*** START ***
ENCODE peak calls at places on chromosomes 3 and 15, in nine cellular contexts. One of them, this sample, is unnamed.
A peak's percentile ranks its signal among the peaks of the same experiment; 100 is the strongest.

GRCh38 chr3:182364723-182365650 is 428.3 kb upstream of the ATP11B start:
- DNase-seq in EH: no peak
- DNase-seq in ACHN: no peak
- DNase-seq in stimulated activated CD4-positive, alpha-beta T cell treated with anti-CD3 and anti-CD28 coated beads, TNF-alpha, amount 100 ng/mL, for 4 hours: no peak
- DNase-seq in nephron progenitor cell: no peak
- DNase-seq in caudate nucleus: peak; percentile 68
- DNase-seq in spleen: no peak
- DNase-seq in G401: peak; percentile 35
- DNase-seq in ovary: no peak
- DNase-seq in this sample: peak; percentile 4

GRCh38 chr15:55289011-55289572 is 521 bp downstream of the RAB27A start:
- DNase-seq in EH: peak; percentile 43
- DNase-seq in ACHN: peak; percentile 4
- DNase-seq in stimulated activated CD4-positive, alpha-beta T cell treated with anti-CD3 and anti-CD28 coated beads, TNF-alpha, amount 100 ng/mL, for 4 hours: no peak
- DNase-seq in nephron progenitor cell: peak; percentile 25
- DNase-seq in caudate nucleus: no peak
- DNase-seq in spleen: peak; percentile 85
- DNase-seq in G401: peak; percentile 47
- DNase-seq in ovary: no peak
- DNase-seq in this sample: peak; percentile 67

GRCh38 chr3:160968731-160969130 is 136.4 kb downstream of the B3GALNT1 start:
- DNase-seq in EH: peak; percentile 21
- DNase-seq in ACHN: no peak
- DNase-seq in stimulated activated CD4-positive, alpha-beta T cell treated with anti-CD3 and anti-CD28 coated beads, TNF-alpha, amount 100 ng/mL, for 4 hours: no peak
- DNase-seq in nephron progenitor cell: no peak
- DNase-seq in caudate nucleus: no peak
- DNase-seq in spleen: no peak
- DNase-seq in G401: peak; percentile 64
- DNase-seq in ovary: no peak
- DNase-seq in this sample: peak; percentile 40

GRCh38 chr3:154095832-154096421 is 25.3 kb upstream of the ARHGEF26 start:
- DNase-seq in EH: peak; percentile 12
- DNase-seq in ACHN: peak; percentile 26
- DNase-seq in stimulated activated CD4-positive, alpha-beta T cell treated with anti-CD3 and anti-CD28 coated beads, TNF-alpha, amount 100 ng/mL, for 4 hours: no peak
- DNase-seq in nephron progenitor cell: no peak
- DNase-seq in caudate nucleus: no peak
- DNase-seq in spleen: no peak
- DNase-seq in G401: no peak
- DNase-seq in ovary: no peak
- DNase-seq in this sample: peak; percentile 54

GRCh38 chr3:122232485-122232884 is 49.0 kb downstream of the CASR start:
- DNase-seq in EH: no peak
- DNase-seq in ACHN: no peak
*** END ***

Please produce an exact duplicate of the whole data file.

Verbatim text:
ENCODE peak calls at places on chromosomes 3 and 15, in nine cellular contexts. One of them, this sample, is unnamed.
A peak's percentile ranks its signal among the peaks of the same experiment; 100 is the strongest.

GRCh38 chr3:182364723-182365650 is 428.3 kb upstream of the ATP11B start:
- DNase-seq in EH: no peak
- DNase-seq in ACHN: no peak
- DNase-seq in stimulated activated CD4-positive, alpha-beta T cell treated with anti-CD3 and anti-CD28 coated beads, TNF-alpha, amount 100 ng/mL, for 4 hours: no peak
- DNase-seq in nephron progenitor cell: no peak
- DNase-seq in caudate nucleus: peak; percentile 68
- DNase-seq in spleen: no peak
- DNase-seq in G401: peak; percentile 35
- DNase-seq in ovary: no peak
- DNase-seq in this sample: peak; percentile 4

GRCh38 chr15:55289011-55289572 is 521 bp downstream of the RAB27A start:
- DNase-seq in EH: peak; percentile 43
- DNase-seq in ACHN: peak; percentile 4
- DNase-seq in stimulated activated CD4-positive, alpha-beta T cell treated with anti-CD3 and anti-CD28 coated beads, TNF-alpha, amount 100 ng/mL, for 4 hours: no peak
- DNase-seq in nephron progenitor cell: peak; percentile 25
- DNase-seq in caudate nucleus: no peak
- DNase-seq in spleen: peak; percentile 85
- DNase-seq in G401: peak; percentile 47
- DNase-seq in ovary: no peak
- DNase-seq in this sample: peak; percentile 67

GRCh38 chr3:160968731-160969130 is 136.4 kb downstream of the B3GALNT1 start:
- DNase-seq in EH: peak; percentile 21
- DNase-seq in ACHN: no peak
- DNase-seq in stimulated activated CD4-positive, alpha-beta T cell treated with anti-CD3 and anti-CD28 coated beads, TNF-alpha, amount 100 ng/mL, for 4 hours: no peak
- DNase-seq in nephron progenitor cell: no peak
- DNase-seq in caudate nucleus: no peak
- DNase-seq in spleen: no peak
- DNase-seq in G401: peak; percentile 64
- DNase-seq in ovary: no peak
- DNase-seq in this sample: peak; percentile 40

GRCh38 chr3:154095832-154096421 is 25.3 kb upstream of the ARHGEF26 start:
- DNase-seq in EH: peak; percentile 12
- DNase-seq in ACHN: peak; percentile 26
- DNase-seq in stimulated activated CD4-positive, alpha-beta T cell treated with anti-CD3 and anti-CD28 coated beads, TNF-alpha, amount 100 ng/mL, for 4 hours: no peak
- DNase-seq in nephron progenitor cell: no peak
- DNase-seq in caudate nucleus: no peak
- DNase-seq in spleen: no peak
- DNase-seq in G401: no peak
- DNase-seq in ovary: no peak
- DNase-seq in this sample: peak; percentile 54

GRCh38 chr3:122232485-122232884 is 49.0 kb downstream of the CASR start:
- DNase-seq in EH: no peak
- DNase-seq in ACHN: no peak